Tagg became an apprentice at the age of 16, in 563. He became an adept in 570, and a master-adept in 575, at the age of 28. He had spent most of his time as an adept working with the team that developed mythical creatures, though he was not one of the more prominent members of the team. At that point, his name would not have occurred to anyone as a possible candidate for Grand Sorreter; though no one was expecting Mor to die just one year later, either. However, several months after achieving master-adept status, Tagg conceived of incorporating human intelligence into certain mythical creatures, and diligently worked to figure out a way to do so. By year's end, his efforts had led to the creation of I-Dragons. Several other so-called "semi-intelligent" mythical creatures would be created over the next several years, an innovation made possible by Tagg's work. This qualified him, quite unexpectedly, for the position of Grand Sorreter, which he assumed at the age of only 30.
However, he is also known for being one of the few Grand Sorreters in history to resign the position rather than holding it until his death. In 595, the existence of mythical creatures officially became known to the World Science Council, and then to the public in general, in villages other than just Sorret. Many people in the general public, and especially scientists and reporters, were upset that knowledge of something as important as the creation of new species had been withheld for so long. Some even claimed that if adventurers had known of the existence of such creatures in the wild, deaths might have been avoided. There were, curiously, few complaints from members of The Order, and there has often been speculation that at least some of its members, particularly the Arch-bishop, may have been made aware of mythical creatures' existence at some point prior to this. It does seem the kind of thing, people say, that would have come up at one of the annual Pilgrimages to Monab. However, soon after the public began complaining, Tagg resigned his position, saying that the blame should be placed entirely on Sorreters. Even though he hadn't been the one to conceive of or initiate the creation of mythical creatures, he took the full blame himself, as the current leader of the magical community. He asked that the public not hold either the Sorret Magic Academy or the Council of Magicks responsible, as it was not their decision, but rather that of each of the Grand Sorreters who had been in power since the projects first began in 539, to withhold the information from those outside Sorret. Though he claimed it wasn't a conscious decision to keep it a secret, it was just something that it never occurred to anyone- but should have- to inform outsiders. He never specifically made a statement regarding whether the Arch-bishop or any spirit-talkers outside of Sorret knew of this, though it is strongly implied that they had not been told. However, it is quietly assumed by many that that's not true, and that his resignation, more than an effort to protect Sorreters, was actually an effort to protect the Order.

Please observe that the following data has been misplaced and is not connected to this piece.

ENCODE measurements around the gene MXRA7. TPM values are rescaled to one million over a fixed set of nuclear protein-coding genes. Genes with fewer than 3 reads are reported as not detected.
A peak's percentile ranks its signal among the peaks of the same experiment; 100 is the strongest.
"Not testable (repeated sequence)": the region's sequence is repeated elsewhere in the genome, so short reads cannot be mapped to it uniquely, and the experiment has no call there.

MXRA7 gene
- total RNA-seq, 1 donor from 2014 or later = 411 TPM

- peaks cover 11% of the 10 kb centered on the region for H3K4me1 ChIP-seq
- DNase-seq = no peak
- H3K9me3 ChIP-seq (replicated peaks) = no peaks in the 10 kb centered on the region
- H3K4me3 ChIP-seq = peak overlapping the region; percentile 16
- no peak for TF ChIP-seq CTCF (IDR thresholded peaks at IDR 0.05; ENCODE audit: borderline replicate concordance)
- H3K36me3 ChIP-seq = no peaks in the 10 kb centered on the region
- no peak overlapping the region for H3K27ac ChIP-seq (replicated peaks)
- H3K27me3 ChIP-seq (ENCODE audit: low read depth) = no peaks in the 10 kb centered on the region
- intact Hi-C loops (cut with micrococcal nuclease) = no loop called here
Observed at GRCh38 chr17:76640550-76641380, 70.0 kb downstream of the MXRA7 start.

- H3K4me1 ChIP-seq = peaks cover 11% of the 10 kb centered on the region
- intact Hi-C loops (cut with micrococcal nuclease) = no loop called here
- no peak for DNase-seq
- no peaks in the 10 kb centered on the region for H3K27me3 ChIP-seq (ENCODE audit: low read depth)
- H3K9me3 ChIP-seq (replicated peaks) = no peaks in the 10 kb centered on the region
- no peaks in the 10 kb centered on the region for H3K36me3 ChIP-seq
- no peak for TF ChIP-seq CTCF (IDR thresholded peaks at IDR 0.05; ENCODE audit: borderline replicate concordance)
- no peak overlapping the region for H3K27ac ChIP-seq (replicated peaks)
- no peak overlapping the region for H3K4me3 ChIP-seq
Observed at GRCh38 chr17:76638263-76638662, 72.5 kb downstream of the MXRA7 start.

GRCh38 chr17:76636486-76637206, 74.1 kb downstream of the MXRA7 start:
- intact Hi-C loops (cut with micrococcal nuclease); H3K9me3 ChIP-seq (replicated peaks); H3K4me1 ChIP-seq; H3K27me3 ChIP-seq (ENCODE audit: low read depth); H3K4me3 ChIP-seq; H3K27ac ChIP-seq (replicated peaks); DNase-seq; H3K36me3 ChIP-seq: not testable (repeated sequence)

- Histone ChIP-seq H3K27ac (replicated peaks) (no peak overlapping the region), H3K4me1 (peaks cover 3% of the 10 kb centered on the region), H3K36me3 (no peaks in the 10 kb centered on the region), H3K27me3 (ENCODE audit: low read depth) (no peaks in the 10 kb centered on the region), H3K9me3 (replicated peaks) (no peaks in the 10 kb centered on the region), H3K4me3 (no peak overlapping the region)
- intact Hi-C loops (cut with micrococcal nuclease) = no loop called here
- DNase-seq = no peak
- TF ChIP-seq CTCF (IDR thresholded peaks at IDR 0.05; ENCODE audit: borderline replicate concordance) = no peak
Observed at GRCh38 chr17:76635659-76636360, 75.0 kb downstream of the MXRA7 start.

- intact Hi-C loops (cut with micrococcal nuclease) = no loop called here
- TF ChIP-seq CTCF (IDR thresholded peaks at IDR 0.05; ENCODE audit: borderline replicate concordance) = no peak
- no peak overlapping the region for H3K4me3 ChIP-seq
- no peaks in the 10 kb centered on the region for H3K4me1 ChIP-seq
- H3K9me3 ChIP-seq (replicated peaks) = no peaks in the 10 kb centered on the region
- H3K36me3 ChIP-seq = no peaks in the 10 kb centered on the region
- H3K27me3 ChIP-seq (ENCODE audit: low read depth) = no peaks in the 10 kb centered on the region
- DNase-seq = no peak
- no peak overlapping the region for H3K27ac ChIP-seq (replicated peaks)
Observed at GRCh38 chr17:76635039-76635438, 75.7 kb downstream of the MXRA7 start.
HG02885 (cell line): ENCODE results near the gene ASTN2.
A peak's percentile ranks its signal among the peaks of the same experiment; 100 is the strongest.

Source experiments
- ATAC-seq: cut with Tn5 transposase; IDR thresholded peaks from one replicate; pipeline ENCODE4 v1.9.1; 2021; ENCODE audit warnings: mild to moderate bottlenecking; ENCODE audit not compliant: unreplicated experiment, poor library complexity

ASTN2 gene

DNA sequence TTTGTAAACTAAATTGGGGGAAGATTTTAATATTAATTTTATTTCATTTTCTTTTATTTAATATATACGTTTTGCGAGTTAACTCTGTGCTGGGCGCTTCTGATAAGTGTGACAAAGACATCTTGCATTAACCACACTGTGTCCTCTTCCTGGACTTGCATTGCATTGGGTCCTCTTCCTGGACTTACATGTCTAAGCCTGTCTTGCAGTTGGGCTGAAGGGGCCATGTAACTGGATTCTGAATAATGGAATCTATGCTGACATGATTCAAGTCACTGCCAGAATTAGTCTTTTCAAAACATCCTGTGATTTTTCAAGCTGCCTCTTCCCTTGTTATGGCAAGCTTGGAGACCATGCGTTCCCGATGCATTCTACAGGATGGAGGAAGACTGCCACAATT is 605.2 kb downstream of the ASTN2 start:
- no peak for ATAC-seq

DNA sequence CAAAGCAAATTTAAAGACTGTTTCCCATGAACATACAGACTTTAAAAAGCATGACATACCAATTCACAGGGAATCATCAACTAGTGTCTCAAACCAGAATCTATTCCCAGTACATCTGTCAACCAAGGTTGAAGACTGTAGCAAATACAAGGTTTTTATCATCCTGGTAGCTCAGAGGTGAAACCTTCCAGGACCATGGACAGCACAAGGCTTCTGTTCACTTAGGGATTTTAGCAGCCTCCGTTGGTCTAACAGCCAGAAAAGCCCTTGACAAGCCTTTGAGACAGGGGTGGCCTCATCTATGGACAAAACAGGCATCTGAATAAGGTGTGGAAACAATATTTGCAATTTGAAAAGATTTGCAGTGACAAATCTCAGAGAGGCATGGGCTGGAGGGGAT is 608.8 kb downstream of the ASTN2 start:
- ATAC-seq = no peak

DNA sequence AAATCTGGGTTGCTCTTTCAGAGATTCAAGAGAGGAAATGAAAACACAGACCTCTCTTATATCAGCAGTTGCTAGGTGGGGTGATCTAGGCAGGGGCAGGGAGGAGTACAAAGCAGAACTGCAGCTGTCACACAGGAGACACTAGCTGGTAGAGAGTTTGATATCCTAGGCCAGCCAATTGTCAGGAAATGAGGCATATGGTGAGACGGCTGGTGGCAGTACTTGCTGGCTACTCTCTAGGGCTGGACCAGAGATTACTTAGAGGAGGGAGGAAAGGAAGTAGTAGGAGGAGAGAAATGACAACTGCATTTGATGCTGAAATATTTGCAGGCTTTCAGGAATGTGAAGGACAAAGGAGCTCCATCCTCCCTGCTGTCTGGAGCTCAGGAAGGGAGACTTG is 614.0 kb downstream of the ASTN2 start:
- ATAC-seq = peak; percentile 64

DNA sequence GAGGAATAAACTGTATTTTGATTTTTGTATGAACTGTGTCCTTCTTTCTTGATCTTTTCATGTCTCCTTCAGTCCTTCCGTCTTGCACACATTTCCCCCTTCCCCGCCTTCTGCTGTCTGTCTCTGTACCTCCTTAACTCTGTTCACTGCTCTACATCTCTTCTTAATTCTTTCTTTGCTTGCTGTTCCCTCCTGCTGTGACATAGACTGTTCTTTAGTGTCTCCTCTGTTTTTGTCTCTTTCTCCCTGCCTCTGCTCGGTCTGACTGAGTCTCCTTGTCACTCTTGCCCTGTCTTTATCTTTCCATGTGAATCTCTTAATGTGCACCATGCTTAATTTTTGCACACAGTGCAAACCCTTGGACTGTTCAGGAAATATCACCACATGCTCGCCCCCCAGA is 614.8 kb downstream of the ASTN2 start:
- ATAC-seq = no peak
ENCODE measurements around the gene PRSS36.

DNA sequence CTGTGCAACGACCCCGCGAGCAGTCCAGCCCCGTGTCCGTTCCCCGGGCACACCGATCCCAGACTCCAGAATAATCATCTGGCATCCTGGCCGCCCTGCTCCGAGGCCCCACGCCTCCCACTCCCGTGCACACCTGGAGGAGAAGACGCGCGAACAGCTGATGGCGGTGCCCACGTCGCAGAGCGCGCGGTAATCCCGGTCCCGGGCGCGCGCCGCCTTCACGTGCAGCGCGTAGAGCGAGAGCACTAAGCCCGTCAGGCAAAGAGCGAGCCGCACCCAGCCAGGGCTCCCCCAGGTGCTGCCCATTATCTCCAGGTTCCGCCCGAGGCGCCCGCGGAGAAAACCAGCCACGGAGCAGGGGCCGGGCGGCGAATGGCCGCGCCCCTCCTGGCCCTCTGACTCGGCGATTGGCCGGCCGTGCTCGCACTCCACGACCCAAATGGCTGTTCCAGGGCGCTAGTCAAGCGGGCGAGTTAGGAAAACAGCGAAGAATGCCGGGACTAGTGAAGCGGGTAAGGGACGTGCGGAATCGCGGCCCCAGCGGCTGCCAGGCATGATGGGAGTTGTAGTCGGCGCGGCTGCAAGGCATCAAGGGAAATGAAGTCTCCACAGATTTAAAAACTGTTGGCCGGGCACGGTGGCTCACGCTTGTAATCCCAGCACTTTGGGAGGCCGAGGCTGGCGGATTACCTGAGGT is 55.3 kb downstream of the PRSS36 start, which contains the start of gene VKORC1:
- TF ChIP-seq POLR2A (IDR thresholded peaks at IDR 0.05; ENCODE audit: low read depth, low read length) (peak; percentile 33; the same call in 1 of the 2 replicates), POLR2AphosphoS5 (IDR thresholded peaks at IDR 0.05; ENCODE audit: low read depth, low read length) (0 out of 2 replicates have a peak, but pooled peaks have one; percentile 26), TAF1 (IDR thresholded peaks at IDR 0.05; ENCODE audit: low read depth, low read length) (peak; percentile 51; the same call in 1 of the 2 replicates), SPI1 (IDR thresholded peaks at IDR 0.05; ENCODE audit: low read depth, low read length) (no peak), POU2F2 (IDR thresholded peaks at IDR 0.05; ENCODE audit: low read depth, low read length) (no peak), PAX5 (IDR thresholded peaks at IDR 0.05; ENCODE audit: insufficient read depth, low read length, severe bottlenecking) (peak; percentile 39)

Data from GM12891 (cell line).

In spite of this apparent mar on his record, Tagg did not die in disgrace, nor slink away into obscurity. Rather, he moved to First Village, where he became a liaison between the SMA and the WSC. Also, in 598, he published a book called Landian Alchemy, which became quite popular in villages around The Land. He also became an occasional columnist and speaker at various events.